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This morning I emerged from the shower, fully prepared to dress myself in the clothes I had picked out last night, and paused. “What am I getting dressed up for?” I flashed back to 16-year-old me picking out high-waisted black pants from my uniform and remembered hearing, “You’re going to school, it’s not a fashion show.” Slightly reluctantly, I zipped up my red knee-high boots, wrapped my sparkly black, white and red coat around me, and tossed my tote bag on my arm.
1. Waking up an hour before you start your day will change your life. So will eating breakfast! It’ll give you a chance to recharge and mentally prepare yourself for the day.
Pre-Hopkins, whenever I was asked who my role models were, my answer was immediate; almost mechanically, I would respond with, “my mother and Audrey Hepburn.” One from real life who taught me what it is to be both strong and kind, and one who taught me what grace and elegance are but whose character I could only infer from others’ encounters.
Sometimes I feel as though I might be a naturally self-destructive person; in hindsight, some of the decisions I’ve made in the past appear completely discombobulated. In these moments, I end up simply wondering how a person could be so stupid. We all have our moments of failure big and small.
We’ve all watched Mean Girls, and while it’s understandable that we would like to relate most to Cady Heron, even she did some pretty catty and immature things. In high school, for most of us girls, “gossip” was synonymous with “hanging out.” Seemingly harmless yet vindictive and downright bitchy comments were ubiquitous.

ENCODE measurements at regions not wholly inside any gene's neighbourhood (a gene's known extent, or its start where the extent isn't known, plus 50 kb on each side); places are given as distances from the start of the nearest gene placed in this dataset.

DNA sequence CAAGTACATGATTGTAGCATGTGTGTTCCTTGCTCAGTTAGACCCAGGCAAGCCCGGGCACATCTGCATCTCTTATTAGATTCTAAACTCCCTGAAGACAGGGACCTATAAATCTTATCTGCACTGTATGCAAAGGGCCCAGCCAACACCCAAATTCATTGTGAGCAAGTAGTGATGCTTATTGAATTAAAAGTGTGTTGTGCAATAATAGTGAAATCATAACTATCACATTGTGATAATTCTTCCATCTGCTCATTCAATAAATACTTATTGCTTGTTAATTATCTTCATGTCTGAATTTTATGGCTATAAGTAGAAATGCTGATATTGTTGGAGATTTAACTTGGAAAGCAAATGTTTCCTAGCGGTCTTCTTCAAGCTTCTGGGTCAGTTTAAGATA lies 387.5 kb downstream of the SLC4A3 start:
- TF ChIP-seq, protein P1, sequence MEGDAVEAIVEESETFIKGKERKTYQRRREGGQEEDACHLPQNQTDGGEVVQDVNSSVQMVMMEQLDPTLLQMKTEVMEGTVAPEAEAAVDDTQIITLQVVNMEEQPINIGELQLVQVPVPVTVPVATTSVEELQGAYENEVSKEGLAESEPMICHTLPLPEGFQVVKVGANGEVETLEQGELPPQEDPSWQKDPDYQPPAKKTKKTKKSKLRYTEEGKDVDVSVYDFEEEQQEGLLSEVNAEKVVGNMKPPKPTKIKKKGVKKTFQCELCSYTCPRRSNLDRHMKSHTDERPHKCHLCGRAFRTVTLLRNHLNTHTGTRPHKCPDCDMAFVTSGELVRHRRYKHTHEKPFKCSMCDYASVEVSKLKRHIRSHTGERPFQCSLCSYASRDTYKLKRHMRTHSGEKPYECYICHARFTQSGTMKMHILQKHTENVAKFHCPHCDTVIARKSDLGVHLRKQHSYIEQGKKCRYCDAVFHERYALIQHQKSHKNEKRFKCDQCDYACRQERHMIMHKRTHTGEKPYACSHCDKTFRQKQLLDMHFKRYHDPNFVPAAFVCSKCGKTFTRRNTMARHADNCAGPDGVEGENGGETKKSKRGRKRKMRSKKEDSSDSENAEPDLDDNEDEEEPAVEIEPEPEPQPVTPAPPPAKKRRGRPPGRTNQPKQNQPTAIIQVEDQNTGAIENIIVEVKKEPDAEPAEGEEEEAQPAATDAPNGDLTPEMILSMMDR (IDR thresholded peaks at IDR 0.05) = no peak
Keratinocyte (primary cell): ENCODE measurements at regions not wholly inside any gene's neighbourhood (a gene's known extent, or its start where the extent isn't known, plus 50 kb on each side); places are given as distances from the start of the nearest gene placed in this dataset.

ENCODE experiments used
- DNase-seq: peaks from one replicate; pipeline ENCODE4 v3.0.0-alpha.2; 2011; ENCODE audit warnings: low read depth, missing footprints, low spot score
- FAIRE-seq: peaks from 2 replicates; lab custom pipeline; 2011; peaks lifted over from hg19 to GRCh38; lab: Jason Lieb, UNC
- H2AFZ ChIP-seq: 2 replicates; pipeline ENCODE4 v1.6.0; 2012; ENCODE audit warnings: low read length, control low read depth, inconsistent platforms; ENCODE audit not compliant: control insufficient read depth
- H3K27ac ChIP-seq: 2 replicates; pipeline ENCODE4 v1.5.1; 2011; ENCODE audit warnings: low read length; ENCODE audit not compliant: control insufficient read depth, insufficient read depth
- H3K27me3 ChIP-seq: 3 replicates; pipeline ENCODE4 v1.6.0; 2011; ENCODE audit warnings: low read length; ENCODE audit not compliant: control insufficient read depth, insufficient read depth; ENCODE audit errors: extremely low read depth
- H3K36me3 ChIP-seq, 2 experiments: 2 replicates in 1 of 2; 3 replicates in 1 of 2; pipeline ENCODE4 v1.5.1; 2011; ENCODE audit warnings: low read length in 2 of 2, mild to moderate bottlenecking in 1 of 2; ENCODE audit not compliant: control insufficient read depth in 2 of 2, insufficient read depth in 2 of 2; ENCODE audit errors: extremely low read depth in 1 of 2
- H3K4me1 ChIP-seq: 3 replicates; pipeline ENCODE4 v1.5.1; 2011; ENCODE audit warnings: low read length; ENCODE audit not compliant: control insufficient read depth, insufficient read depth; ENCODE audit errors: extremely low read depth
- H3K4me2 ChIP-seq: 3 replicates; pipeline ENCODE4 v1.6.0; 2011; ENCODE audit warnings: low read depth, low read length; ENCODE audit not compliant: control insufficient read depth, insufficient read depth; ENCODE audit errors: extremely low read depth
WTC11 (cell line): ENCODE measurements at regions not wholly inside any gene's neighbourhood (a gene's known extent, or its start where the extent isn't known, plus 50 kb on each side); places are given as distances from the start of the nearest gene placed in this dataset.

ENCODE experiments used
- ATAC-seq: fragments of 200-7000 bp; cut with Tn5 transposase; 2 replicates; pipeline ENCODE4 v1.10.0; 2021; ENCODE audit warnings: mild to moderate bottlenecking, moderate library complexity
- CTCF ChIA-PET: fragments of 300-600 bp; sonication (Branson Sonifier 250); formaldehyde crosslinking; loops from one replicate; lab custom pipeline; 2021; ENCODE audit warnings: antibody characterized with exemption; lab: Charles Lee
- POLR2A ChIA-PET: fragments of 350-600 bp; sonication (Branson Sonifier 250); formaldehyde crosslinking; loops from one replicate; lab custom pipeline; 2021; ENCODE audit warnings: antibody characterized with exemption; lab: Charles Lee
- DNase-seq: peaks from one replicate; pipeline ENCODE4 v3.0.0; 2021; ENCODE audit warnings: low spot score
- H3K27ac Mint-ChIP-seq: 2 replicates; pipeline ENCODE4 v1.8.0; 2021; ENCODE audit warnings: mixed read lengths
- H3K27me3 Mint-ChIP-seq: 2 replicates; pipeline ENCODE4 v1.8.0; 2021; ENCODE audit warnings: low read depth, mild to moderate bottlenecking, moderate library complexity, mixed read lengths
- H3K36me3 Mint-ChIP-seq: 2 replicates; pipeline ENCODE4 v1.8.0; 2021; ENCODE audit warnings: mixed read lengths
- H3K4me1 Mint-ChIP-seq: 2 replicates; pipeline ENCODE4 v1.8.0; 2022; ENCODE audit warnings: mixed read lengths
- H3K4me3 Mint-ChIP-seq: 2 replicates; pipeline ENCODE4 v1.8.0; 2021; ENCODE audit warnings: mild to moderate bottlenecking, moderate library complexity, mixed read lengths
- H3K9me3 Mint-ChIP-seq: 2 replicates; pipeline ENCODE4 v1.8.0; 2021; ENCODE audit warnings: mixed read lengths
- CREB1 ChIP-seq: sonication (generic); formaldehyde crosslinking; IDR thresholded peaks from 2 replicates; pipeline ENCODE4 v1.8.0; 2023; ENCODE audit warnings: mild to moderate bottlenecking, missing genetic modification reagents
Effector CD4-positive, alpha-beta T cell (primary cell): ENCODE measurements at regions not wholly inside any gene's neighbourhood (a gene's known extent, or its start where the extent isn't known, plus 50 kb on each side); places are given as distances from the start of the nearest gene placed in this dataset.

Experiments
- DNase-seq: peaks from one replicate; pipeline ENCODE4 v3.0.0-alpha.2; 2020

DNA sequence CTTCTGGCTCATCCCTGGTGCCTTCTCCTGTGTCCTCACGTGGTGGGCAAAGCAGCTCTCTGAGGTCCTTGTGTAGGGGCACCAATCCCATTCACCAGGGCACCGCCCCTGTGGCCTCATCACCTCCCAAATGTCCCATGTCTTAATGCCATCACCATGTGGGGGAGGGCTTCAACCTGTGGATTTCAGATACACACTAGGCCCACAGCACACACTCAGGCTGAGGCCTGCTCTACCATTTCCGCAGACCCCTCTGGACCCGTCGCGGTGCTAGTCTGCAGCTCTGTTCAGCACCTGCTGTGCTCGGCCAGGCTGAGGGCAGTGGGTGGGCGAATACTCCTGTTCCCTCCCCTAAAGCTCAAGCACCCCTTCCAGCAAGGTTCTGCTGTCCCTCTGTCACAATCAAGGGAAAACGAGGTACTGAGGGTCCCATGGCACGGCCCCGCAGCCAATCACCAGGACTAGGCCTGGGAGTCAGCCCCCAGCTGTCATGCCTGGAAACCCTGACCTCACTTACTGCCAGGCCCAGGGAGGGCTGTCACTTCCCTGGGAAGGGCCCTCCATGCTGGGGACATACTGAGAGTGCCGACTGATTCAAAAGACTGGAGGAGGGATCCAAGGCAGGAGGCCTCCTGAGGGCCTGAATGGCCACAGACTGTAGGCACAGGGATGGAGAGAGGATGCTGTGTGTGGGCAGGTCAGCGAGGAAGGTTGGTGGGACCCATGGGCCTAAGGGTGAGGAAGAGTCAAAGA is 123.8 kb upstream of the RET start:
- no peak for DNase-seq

It is said that familiarity breeds contempt. Eating, studying, hanging out and maybe even sleeping with the same people makes you pretty familiar, I would say. And regardless of the fact that you may only have known them for a couple of months, constant close quarters may mean that they have granted themselves explicit permission to comment and advise you — without being prompted — on matters ranging from the trivial to the all-too personal.
Okay. Just breathe, San. These are your people. You’re all in the same boat. Just hide your manicure in your jacket pocket so they don’t think you care too much about superficial crap.
The first semester of college, my independence was tested more than ever. There was the first time I was late for or skipped a class and had no one to blame but myself. Or the first time I forewent studying an extra hour for a test to irresponsibly hang out with the cute guy I had just met. Last but not least, the first time I ate six bowls of mac and cheese and a few brownies, and then skipped the gym, simply because I could.